Declassified documents confirms U.S. killed
civilians during 'Korean war':
South Koreans: Many killed after letter
By The Associated Press
-- -- Since the No Gun Ri refugee killings were confirmed in
1999, South Koreans have filed complaints with their government
about more than 60 other alleged large-scale killings of
civilians by the U.S. military during the Korean War.
In the war's early days, the U.S. ambassador in South Korea
reported to Washington that the military, fearing North Korean
infiltrators, had adopted a policy of shooting refugees
approaching U.S. lines.
Some of the reported mass killings:
A declassified U.S. Navy document confirms that on Sept. 1,
1950, the destroyer USS DeHaven, at the Army's request, opened
fire on a refugee encampment on a beach near the southern South
Korean port of Pohang. Survivors say 100 to 200 refugees —
mostly women and children — were killed.
On Aug. 10, 1950, survivors say, U.S. troops and aircraft fired
on villagers who had sought shelter from fighting in a large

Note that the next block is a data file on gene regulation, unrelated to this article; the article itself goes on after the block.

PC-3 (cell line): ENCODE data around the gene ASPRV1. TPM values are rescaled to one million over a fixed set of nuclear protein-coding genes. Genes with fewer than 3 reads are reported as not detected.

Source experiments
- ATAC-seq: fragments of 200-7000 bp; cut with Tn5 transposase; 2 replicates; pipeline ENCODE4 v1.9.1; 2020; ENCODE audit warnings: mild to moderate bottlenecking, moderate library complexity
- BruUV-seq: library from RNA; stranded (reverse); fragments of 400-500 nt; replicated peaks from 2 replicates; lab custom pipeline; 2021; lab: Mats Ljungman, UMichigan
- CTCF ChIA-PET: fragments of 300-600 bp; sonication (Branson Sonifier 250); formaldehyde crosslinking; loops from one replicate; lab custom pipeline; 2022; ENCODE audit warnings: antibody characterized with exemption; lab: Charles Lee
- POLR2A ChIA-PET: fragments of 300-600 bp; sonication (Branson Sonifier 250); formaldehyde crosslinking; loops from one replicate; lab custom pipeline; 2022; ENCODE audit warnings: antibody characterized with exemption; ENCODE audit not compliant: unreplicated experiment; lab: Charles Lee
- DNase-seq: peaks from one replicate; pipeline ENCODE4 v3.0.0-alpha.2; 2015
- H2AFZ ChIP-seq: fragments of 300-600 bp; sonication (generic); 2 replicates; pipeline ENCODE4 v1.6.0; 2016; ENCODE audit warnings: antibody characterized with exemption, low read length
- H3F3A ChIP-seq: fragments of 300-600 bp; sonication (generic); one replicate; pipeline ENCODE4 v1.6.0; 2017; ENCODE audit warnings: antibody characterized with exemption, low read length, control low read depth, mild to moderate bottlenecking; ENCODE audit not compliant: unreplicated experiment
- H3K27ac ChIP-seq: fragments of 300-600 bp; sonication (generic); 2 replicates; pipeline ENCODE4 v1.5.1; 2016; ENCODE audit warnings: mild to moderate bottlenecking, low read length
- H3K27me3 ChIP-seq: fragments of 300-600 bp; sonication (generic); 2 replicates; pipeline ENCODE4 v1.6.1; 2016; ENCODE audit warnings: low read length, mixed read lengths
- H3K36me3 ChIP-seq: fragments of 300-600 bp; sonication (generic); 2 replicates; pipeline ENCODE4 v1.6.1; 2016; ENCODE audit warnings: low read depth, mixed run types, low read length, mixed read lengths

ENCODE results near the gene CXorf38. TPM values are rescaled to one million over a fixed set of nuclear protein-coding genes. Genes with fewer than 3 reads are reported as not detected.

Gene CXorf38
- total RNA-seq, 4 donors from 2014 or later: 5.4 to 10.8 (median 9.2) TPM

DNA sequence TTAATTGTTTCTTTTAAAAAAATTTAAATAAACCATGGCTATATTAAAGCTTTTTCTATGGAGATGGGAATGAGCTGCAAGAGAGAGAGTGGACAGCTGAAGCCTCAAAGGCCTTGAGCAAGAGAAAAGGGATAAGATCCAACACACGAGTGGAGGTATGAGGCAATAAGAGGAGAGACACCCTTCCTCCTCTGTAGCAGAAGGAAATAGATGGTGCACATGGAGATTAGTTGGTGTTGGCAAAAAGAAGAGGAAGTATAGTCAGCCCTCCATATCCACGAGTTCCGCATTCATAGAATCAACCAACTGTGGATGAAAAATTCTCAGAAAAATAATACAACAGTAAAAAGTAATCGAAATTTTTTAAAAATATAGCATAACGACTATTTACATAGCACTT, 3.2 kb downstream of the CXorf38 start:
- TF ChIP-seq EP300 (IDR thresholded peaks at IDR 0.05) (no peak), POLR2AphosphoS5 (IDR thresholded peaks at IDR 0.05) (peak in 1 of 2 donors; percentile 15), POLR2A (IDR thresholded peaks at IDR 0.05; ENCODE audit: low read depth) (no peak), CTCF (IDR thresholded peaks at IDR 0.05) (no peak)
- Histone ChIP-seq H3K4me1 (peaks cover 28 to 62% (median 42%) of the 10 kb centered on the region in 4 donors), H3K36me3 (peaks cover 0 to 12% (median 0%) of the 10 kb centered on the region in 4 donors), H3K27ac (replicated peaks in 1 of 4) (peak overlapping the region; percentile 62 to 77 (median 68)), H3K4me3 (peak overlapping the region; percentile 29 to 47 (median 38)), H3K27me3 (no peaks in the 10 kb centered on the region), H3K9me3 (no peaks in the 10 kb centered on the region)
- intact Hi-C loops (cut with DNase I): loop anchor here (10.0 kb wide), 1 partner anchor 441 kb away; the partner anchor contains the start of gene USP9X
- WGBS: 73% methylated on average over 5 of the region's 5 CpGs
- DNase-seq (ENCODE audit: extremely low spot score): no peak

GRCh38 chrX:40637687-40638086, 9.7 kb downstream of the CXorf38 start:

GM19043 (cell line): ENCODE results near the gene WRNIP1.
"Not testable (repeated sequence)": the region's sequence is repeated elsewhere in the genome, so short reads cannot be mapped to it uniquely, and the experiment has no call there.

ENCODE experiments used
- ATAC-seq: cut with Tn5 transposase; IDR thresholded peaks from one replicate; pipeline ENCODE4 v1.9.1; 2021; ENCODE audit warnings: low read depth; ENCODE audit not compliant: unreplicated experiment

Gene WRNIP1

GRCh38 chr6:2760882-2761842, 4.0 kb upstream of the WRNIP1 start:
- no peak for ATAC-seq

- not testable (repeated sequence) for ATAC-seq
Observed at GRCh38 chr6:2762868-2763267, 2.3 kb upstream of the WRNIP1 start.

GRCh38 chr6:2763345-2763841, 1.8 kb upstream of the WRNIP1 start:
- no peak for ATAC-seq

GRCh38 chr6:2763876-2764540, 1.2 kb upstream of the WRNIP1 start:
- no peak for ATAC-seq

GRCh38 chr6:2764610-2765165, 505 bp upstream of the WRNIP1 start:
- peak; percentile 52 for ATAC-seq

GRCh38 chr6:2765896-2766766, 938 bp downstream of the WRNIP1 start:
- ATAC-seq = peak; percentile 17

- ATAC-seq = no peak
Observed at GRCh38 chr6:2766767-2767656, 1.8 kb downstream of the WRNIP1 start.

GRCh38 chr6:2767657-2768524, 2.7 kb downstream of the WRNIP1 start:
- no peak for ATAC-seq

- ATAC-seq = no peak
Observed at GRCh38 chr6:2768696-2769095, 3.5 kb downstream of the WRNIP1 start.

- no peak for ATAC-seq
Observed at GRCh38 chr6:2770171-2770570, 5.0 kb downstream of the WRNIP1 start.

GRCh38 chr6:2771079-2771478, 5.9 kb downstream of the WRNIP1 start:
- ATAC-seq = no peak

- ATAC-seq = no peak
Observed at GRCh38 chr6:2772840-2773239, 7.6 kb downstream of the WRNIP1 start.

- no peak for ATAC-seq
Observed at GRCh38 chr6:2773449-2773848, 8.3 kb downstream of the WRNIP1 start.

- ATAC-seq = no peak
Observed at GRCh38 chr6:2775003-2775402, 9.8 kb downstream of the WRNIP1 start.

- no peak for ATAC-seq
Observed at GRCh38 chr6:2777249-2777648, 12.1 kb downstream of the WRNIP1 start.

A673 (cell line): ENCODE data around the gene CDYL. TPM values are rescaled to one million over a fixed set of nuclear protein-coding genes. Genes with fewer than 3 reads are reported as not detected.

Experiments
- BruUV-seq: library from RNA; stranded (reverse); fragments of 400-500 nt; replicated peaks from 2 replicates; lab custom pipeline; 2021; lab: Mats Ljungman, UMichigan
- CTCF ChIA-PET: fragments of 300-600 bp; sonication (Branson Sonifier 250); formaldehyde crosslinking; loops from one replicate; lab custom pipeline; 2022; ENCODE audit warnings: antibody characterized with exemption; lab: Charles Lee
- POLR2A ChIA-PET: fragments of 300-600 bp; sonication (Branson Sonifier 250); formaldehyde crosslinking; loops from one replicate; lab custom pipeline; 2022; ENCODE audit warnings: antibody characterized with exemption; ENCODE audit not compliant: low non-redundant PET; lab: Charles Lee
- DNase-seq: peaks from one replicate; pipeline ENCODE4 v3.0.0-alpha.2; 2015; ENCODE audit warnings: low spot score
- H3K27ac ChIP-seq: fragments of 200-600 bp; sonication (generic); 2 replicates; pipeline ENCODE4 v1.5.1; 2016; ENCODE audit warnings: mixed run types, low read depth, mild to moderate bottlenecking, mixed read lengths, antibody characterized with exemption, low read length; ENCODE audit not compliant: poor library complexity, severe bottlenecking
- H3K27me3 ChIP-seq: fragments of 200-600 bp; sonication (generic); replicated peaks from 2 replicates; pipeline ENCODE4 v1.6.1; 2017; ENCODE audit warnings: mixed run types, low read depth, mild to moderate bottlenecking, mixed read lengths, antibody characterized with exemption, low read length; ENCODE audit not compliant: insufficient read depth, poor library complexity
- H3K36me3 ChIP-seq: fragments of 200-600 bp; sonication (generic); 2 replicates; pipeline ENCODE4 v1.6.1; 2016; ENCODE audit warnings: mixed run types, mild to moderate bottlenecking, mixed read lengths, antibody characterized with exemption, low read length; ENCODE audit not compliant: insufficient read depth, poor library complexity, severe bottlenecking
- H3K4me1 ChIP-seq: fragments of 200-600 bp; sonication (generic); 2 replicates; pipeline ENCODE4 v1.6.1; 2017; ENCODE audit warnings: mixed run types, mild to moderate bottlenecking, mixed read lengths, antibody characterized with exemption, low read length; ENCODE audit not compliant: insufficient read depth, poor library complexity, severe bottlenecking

family shrine in Kokan-ri in southernmost South Korea. They say
83 were killed, including many children. Declassified documents
show that commanders of the U.S. 25th Infantry Division,
operating in that area, had issued orders two weeks earlier to
shoot civilians found in the war zone.
As many as 300 refugees were killed, many suffocated, on Jan.
20, 1951, when U.S. warplanes dropped apparent napalm firebombs
at the entrance to a cavern where the South Koreans were
sheltering 90 miles southeast of Seoul, survivors say. An
observer plane had flown overhead beforehand. Declassified
documents show U.S. pilots were sometimes directed to attack
large civilian groups on suspicion they harbored infiltrators.
Also in January 1951, south of Seoul, U.S. warplanes killed 300
South Korean refugees as they jammed into a storehouse at the
village of Doon-po, survivors say. They say the planes attacked
without warning after the refugees set a fire outside to keep
In another napalm attack that month, U.S. warplanes struck
Sansong village, 125 miles southeast of Seoul, killing 34
villagers, a declassified U.S. military document said. It quoted
U.S. officials saying Sansong villagers had helped North Korean
troops, who kept supplies there, but it also reported "no enemy
casualties" in the strike. Survivors denied they had aided the
enemy and said they had no warning to evacuate.
Copyright © 2007 The Associated Press
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